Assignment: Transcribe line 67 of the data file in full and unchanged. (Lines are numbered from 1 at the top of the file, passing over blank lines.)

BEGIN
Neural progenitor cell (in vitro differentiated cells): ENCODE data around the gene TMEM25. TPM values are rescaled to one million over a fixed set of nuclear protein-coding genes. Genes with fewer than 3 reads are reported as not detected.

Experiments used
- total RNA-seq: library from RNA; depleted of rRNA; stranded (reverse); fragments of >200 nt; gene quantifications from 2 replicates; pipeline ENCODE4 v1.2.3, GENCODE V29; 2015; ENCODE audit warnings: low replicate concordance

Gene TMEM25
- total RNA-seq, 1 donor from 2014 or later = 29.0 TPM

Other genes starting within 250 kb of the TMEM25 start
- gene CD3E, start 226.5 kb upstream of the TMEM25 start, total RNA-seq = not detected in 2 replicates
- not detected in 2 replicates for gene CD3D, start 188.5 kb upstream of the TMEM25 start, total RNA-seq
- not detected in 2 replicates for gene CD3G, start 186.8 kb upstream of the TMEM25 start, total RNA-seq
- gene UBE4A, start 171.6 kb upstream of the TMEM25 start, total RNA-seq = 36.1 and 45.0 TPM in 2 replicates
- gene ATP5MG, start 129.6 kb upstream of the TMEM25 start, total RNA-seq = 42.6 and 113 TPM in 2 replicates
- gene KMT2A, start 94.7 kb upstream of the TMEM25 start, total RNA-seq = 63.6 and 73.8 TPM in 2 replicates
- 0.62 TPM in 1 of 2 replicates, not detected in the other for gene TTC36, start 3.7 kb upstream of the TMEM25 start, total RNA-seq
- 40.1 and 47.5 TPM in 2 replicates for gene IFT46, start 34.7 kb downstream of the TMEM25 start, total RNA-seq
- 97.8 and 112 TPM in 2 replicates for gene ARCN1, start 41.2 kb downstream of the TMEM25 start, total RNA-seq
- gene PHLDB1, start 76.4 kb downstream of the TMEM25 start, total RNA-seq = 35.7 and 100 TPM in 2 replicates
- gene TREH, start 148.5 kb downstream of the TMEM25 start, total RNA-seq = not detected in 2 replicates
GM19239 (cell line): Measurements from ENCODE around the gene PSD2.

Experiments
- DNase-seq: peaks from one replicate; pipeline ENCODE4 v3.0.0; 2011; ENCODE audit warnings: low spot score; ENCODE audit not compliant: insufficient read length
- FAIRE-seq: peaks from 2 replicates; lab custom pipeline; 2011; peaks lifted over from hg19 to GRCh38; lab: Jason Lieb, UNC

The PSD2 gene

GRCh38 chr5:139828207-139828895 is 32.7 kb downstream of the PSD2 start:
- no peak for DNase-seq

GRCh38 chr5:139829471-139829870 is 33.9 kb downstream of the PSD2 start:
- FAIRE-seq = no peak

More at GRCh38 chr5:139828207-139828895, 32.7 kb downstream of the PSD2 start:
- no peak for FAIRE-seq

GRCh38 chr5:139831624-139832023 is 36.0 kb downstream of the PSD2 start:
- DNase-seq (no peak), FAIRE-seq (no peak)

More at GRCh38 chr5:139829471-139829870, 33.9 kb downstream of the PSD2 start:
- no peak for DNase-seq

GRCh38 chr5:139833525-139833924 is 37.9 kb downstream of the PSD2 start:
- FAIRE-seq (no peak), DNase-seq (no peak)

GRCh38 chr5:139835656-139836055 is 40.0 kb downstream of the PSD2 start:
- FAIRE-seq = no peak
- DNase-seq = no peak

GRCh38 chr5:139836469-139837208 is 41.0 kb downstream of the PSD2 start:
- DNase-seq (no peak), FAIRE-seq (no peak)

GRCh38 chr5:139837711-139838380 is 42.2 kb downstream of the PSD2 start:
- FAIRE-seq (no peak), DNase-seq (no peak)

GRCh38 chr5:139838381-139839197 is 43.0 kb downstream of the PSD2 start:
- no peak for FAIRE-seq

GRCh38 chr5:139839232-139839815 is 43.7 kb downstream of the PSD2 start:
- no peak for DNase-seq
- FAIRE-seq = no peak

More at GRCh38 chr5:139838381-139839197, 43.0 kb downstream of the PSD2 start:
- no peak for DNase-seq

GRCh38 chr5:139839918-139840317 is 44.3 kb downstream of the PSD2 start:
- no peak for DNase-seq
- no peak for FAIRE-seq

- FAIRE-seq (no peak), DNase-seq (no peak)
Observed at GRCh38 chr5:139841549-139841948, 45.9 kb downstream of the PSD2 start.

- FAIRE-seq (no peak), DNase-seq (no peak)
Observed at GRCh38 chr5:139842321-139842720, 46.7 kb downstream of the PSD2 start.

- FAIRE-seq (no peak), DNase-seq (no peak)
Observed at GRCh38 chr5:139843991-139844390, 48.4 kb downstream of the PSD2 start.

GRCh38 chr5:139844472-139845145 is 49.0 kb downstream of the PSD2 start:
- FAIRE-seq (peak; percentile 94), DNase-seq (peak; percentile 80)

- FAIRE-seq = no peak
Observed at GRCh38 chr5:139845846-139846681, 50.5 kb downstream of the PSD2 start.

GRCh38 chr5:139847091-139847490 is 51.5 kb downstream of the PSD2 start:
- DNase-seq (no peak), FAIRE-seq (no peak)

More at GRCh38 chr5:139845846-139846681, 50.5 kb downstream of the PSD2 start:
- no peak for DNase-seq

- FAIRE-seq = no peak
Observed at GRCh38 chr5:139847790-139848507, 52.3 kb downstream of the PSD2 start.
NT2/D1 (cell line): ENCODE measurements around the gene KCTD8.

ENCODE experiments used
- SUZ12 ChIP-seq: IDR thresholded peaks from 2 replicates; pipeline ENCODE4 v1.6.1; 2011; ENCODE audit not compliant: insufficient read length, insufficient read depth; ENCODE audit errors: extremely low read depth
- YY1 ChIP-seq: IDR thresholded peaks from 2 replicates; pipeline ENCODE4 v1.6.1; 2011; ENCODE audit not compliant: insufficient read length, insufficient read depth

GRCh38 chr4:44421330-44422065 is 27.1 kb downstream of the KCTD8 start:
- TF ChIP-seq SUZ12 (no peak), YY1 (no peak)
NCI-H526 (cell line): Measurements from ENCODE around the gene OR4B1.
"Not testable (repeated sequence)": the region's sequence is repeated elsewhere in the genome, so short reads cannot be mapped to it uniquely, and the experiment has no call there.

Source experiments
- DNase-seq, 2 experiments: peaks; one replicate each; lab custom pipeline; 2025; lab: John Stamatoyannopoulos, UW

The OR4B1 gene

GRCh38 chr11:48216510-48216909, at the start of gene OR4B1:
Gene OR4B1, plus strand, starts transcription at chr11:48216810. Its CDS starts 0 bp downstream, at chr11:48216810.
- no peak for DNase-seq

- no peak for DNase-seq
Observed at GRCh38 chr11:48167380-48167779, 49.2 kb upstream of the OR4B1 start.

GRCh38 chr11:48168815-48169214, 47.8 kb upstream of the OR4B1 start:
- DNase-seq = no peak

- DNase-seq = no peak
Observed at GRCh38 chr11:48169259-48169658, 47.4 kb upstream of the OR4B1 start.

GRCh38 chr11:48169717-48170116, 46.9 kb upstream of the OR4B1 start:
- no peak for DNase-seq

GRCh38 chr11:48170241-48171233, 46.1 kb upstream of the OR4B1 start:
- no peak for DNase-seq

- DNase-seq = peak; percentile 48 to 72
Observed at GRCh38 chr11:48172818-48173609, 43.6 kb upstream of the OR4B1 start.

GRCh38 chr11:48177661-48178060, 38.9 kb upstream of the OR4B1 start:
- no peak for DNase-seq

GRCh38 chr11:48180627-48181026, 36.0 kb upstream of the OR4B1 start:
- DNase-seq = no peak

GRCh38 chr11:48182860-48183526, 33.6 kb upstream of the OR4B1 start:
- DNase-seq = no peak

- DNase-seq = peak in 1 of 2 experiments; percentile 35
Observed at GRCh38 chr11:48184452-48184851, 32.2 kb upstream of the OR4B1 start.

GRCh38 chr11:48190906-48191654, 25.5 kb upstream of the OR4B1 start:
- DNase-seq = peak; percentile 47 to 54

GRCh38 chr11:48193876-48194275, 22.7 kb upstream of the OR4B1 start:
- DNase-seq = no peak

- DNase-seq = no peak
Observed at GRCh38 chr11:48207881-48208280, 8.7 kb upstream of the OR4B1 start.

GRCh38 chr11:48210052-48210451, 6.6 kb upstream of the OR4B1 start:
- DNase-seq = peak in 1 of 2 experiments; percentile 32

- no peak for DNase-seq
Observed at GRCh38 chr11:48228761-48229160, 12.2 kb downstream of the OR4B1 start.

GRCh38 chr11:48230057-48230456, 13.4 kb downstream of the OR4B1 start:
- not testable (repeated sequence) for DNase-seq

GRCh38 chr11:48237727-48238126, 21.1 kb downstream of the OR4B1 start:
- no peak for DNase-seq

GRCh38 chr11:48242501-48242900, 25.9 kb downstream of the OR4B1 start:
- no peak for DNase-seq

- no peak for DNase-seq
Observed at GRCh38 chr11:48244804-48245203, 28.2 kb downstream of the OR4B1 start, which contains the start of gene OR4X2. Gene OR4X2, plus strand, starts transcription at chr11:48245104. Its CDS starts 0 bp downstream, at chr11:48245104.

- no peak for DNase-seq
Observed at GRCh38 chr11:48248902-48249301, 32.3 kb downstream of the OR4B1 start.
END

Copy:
Observed at GRCh38 chr5:139847790-139848507, 52.3 kb downstream of the PSD2 start.